Siem Reap is the gateway to the temples of Angkor from Cambodia’s heydays as a cultural hub as political and military power in the region some 800 – 1000 years ago. Contemporary Cambodia is back on the tourist map with Angkor Wat, the Bayou temple with its enigmatic stone faces or Ta Prohm as its major draws, whose photogenic and atmospheric combination of trees growing out of the ruins and the surrounding jungle served as film set for Tomb Raider with Angelina Jolie. A must is a side trip to the "River of 1000 Lingas". The creators of Angkor Wat have carved a huge number of Lingas (whether there a really a thousand remains to be counted) into the rocky river bed. Lingas were the phallic symbol of the Hindu god Shiva whom Angkor Wat was dedicated.
There is no shortage of accommodations of all sorts from backpacker joints with bulk beds to luxury five-star-hotels. Internet cafes with fast connections are plenty and laptop users will enjoy WiFi in cafes like the gay friendly Blue Pumpkin (which looks like the Latte-and-Cake-sister of the Bed Supper Club in Bangkok), the gay Linga Bar or boutique hotels like the Golden Banana. Surely but slowly, the war torn country becomes just an ordinary developing county with tourism as a major money earner. 1.8 Million people visited Cambodia last year and almost all of them toured Siem Reap and Angkor.When night falls on Angkor
Getting there and getting around is as easy as pie. From Malaysia and Thailand AirAsia flies to Cambodia and from Singaporean the low budget carrier Jetstarasia. Busses connect Phnom Penh, Siem Reap and the still somehow tacky seaside resort Sihanoukville. Air links between these cities are available though not really worth the money, unless you are on a Cambodia-in-48-hours-tour. The most pleasant way, though, to travel between Phnom Penh and Siem Reap is the 5 hours speedboat cruise over the Tonle Sap River and lake. The boats themselves are a bit dirty and smelly. However, you can sit in the bows or even better on the roof and watch rural Cambodian passing by. Fishermen catching fish, water buffalos taking a bath, busy floating villages, plus palm trees, rice paddies, temples and mosques are an Asia picture-perfect.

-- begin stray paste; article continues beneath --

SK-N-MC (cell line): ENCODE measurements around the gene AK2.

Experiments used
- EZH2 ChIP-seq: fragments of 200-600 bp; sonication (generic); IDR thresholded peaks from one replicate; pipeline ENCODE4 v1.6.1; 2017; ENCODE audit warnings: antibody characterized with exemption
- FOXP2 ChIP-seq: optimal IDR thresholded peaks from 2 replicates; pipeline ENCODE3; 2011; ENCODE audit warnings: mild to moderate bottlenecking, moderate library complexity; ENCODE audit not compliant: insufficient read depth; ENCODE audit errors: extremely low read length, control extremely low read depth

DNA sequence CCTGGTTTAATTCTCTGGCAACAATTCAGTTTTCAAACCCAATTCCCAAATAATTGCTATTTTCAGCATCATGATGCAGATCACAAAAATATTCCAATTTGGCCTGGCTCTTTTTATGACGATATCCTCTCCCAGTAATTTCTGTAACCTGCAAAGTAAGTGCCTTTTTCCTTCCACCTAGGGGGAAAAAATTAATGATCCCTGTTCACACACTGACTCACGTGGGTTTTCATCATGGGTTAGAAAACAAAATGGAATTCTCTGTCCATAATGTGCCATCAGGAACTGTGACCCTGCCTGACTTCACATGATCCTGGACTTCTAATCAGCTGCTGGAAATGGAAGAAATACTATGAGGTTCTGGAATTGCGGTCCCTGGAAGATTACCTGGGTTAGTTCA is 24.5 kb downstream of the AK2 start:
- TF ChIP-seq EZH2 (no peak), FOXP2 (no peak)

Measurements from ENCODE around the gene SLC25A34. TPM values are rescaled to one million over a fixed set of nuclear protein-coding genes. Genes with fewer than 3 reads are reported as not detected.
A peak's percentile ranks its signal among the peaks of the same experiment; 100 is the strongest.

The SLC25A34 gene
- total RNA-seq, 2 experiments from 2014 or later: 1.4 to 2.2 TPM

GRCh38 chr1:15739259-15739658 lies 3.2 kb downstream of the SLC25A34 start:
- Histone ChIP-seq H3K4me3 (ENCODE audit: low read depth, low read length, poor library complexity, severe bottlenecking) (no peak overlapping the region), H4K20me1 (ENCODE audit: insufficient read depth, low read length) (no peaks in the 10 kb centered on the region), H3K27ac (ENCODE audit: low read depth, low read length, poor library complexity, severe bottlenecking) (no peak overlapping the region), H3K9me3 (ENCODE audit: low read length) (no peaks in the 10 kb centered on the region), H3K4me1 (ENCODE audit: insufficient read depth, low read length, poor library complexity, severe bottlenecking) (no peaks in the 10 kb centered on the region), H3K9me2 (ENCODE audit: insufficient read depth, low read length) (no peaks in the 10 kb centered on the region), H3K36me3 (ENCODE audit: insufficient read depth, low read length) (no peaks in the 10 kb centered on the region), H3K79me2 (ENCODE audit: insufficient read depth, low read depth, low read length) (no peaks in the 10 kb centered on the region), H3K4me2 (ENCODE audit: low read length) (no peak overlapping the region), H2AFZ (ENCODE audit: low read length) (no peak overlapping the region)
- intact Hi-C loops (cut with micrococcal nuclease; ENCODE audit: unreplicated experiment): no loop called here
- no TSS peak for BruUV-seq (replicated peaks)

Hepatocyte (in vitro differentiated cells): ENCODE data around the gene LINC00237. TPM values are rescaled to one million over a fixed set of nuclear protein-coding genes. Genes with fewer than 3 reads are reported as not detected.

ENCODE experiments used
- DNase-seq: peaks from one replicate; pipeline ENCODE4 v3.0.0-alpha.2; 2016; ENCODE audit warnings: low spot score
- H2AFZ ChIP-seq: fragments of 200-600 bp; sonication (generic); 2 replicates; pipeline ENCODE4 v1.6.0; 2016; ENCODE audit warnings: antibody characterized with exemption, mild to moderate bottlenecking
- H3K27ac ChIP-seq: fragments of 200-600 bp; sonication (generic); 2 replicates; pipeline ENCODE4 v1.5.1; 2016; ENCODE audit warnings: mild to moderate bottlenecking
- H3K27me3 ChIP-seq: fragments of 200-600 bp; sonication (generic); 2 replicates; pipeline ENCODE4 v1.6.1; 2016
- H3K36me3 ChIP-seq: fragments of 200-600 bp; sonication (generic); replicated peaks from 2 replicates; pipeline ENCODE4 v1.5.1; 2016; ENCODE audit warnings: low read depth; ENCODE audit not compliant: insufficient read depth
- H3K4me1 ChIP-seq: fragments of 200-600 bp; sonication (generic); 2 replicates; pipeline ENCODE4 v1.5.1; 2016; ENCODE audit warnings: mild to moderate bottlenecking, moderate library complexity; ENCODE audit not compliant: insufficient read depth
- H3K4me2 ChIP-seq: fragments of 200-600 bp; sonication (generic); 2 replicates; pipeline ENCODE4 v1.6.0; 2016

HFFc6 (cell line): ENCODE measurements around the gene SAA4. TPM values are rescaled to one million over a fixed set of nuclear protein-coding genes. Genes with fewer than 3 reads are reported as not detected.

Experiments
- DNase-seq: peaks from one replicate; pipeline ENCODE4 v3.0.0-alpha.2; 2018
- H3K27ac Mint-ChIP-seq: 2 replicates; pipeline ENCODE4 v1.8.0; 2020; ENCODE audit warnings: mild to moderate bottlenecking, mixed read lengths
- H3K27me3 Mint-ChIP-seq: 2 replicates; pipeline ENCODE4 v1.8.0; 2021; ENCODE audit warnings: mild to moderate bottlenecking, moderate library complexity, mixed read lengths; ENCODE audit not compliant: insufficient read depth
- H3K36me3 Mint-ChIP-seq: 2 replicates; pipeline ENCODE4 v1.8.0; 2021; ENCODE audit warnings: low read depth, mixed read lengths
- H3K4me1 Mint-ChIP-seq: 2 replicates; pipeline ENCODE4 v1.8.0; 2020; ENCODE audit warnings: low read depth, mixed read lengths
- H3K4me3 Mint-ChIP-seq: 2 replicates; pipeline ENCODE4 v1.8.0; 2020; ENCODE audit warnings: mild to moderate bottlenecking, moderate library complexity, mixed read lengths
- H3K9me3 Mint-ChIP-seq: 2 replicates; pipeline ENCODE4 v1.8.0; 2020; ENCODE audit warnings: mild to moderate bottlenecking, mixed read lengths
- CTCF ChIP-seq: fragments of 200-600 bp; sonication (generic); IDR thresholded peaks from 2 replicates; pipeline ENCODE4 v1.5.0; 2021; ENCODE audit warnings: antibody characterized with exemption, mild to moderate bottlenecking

Siem Reap is Cambodia’s boomtown. Hotels, restaurants, bars, spas are mushrooming. Only four, five years ago, Siem Reap was nothing but a sleepy provincial town. Now it sports one of the best urban nightlife in Southeast Asia. No wonder that there is also gay life blossoming. Right in the middle of it all is the fabulous gay "Linga Bar" of Martin Dishman. The American serves great cocktails such as "Linga Storm" or "Cocksucking Cowboy" and perfectly chilled beers. Right across the Linga Bar is the other half of Martin’s little Linga empire: The One, which is according to Martin the worlds smallest five star hotel. It has only one luxury room plus a roof garden. One night in The One sets you back 250 USD, the unofficial Cambodian currency.
Although it is an open secret that Cambodia’s king is a PLU (People Like Us) nobody talks publicly about the sexual orientation of king, who was before his coronation in 2004 in Phnom Penh a ballet dancer in Paris. Homosexuality is still a taboo in Cambodia. "They have no clue about homosexuality, thus they are not really biased towards gays", Ky says about his fellow Cambodians. "The attitude towards sexuality, though, is as relaxed as it is in Thailand."
Only last October Sokha and his Thai boyfriend Oak have opened in the vicinity of the Royal Palace Phnom Penh’s second gay bar "Blue Chilli" which is distinctly a hang out for local gay Khmer. Until then the trendy "Salt Lounge" at Sisowath Quay was the first and only gay bar, though not the only gay business in town. The hotel "Manor House" is gay owned and managed and so is stylish wellness spa and beauty paradise "OSPA".